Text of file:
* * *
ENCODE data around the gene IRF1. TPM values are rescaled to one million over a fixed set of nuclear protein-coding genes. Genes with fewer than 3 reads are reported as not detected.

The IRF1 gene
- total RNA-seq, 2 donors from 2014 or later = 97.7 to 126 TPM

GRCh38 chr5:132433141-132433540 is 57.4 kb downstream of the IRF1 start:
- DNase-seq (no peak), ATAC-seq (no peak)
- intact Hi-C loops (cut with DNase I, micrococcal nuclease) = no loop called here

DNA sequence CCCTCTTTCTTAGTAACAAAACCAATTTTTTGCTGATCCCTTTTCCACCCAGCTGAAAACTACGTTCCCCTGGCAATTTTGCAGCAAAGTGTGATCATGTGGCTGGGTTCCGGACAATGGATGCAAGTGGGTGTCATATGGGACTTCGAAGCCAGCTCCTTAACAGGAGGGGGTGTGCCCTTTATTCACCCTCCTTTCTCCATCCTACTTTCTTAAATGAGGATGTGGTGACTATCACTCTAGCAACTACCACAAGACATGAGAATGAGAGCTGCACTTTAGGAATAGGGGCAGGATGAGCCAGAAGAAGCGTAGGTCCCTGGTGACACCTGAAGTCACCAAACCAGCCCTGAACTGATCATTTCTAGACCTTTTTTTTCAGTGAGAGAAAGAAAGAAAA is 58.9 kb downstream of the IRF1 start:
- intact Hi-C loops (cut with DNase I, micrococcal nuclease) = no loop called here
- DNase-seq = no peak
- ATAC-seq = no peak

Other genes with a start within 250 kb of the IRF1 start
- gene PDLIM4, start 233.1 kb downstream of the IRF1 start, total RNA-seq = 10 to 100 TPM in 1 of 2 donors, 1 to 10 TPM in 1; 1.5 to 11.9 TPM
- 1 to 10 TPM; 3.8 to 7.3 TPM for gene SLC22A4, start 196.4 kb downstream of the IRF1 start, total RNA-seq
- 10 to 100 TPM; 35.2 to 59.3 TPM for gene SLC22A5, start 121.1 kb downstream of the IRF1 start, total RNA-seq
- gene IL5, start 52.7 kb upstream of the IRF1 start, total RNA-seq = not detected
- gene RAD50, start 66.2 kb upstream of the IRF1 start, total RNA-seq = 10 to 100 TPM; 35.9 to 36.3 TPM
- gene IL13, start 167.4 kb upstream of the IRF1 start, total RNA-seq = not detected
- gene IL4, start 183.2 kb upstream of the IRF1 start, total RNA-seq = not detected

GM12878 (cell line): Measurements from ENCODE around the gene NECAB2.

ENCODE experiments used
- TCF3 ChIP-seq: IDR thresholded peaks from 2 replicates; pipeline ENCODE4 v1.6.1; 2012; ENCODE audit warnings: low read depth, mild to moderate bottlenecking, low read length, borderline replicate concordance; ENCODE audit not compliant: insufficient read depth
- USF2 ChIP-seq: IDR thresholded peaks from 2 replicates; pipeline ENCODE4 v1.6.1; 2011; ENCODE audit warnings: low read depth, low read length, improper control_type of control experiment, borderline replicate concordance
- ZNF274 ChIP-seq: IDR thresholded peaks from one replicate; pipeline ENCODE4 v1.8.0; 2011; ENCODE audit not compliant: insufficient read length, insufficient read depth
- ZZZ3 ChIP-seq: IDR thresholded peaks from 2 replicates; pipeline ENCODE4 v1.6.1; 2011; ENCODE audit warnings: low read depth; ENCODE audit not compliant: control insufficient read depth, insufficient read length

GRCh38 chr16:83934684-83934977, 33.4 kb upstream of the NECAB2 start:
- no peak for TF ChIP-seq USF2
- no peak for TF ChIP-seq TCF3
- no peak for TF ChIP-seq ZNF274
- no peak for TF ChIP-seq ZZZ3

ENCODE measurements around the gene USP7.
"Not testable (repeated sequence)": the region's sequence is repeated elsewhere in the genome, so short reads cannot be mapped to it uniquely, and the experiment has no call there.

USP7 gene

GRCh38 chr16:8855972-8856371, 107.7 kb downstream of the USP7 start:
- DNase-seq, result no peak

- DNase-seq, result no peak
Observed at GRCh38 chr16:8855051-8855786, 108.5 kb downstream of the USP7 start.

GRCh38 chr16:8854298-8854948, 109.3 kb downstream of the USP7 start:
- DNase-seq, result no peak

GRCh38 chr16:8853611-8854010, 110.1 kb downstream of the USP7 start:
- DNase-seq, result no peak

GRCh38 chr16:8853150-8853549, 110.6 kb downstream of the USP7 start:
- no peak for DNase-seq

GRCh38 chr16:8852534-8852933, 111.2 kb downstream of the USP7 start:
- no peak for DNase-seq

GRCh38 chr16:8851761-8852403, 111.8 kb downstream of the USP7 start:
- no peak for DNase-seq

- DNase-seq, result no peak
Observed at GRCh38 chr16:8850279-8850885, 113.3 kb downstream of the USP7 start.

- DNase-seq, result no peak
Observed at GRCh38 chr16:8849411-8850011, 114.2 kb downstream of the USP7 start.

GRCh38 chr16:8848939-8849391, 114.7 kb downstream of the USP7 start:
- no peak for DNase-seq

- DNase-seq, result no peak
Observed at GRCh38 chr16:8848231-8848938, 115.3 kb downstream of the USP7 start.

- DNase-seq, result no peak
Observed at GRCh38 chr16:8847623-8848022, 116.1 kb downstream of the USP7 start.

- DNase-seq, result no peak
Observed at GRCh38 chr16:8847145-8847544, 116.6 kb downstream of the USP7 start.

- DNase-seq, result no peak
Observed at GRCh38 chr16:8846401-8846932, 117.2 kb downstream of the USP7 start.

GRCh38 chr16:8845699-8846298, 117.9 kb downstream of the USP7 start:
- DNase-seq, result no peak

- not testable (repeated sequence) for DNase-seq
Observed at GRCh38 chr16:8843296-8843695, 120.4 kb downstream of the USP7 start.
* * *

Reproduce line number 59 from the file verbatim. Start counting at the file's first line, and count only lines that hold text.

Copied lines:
- DNase-seq, result no peak